Myofascial pain syndrome requires a multipronged treatment plan. Many people combine medications with other therapies that relieve muscle stiffness and pain.


Myofascial Release.  Focuses on reducing pain by easing the tension and tightness in the trigger points. 


Your therapist will gently massage and feel for stiff or tightened areas. Also massaging and stretching the areas that feel rigid with light manual pressure. The therapist then aids the tissue and supportive sheath in releasing pressure and tightness. The process is repeated multiple times on the same trigger point and on other trigger points until the therapist feels the tension is fully released.


It’s not always easy to understand what trigger point is responsible for the pain. Localizing pain to a specific trigger point is very difficult. For that reason, myofascial release is often used over a broad area of muscle and tissue rather than at single points.


Massage therapy. There are several types of massage treatments that can relax myofascial trigger points. These include:


  • Passive rhythmic release

  • Active rhythmic release

  • Shiatsu (acupressure)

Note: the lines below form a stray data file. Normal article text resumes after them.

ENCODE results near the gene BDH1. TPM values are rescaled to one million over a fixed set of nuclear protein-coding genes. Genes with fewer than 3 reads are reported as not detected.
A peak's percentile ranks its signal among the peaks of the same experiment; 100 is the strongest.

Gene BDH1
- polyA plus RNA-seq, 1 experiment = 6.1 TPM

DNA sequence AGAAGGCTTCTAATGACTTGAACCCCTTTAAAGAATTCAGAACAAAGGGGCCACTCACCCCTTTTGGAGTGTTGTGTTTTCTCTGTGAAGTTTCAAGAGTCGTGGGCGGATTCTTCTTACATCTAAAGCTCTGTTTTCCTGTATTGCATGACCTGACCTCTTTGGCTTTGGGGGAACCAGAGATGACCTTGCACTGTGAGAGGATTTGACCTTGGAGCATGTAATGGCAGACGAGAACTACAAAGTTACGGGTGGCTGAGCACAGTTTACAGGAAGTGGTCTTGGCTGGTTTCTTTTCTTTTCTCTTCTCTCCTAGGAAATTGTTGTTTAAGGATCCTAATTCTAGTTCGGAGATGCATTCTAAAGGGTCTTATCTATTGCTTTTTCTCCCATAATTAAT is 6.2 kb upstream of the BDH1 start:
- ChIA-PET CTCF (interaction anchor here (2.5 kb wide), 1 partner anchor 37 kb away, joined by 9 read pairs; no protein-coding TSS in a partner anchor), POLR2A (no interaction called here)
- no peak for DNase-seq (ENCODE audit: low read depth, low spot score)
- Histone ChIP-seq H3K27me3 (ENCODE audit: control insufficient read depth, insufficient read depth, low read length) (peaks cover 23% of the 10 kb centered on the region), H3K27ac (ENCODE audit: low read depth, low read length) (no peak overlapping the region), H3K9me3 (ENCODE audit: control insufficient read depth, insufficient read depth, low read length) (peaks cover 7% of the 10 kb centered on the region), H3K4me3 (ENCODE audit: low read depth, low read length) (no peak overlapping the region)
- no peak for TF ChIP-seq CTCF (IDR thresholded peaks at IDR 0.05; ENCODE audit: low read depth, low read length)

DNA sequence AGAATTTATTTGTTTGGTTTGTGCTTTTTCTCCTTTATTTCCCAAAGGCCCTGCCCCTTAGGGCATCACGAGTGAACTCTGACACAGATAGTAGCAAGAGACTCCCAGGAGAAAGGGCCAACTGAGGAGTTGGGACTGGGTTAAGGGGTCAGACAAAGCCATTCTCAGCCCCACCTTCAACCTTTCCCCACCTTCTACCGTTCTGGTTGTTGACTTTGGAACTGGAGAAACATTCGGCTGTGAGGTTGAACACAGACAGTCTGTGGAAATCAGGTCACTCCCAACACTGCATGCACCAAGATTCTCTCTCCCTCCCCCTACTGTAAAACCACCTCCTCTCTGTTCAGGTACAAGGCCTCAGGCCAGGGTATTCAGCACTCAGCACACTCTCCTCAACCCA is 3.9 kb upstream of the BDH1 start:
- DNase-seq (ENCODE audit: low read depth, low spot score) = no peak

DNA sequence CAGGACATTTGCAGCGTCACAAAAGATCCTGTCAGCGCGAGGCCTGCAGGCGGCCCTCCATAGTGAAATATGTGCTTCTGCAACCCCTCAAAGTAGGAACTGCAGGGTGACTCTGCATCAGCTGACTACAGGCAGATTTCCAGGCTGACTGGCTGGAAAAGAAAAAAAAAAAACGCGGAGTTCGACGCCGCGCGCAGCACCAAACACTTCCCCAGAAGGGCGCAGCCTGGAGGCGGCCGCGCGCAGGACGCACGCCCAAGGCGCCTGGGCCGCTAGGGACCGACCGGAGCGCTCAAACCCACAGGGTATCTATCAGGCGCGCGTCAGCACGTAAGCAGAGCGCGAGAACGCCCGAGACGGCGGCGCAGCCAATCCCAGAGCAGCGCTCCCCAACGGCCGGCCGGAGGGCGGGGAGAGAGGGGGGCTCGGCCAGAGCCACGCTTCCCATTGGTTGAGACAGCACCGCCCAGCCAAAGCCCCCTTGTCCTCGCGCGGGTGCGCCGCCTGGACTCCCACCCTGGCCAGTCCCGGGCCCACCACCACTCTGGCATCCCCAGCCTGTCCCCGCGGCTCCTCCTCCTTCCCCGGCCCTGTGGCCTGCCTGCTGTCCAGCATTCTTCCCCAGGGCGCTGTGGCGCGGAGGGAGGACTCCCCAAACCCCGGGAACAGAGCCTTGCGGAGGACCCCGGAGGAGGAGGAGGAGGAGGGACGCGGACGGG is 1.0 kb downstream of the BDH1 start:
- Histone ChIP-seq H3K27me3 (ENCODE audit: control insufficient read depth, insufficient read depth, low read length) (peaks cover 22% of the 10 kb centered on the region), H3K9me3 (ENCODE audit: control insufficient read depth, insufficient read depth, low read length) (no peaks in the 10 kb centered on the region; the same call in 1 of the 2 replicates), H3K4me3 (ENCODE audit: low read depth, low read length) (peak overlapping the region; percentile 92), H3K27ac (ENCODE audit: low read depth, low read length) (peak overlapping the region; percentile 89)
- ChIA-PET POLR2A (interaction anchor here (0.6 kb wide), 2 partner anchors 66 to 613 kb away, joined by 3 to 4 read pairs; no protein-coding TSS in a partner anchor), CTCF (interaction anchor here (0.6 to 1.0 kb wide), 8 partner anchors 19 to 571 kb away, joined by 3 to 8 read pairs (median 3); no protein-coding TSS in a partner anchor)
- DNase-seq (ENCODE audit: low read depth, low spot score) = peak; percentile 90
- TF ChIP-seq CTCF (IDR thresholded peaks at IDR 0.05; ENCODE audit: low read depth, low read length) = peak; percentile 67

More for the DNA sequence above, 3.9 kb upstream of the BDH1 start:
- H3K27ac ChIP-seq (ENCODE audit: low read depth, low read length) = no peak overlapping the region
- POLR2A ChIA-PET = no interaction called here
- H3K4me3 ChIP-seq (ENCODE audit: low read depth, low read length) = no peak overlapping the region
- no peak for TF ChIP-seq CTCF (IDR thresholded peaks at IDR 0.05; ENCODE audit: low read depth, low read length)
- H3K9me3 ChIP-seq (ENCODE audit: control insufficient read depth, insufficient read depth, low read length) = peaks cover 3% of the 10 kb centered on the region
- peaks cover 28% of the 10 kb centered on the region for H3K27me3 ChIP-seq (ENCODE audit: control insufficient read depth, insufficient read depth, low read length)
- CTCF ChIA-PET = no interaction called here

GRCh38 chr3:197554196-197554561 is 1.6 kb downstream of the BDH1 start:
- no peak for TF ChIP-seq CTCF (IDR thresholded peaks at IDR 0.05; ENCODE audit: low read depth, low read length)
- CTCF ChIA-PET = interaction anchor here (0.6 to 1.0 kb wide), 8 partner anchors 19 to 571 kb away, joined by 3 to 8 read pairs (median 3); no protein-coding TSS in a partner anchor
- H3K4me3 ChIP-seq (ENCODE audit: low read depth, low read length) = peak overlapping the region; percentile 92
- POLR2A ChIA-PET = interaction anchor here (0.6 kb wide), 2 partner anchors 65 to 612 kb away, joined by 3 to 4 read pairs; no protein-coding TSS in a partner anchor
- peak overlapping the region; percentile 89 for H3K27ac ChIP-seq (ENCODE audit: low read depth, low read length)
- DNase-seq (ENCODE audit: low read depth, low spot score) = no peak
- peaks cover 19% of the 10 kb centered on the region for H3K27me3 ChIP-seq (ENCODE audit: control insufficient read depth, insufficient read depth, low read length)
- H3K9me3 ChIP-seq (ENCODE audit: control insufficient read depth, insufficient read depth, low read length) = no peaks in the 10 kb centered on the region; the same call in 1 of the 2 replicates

• Trigger point pressure release


Massage therapy increases blood flow and warms up muscles. This can help reduce stiffness and ease the pain. The massage therapist may use their thumb to put pressure on your trigger points, which will aggravate pain and then release the muscle tension.


Trauma, inflammatory responses, and/or surgical procedures create Myofascial restrictions that can produce tensile pressures of approximately 2,000 pounds per square inch on pain sensitive structures that do not show up in many of the standard tests (x-rays, myelograms, CAT scans, electromyography, etc.)


The use of Myofascial Release allows us to look at each patient as a unique individual. Our one-on-one therapy sessions are hands-on treatments during which our therapists use a multitude of Myofascial Release techniques and movement therapy.


We promote independence through education in proper body mechanics and movement, self-treatment instruction, enhancement of strength, improved flexibility, and postural and movement awareness.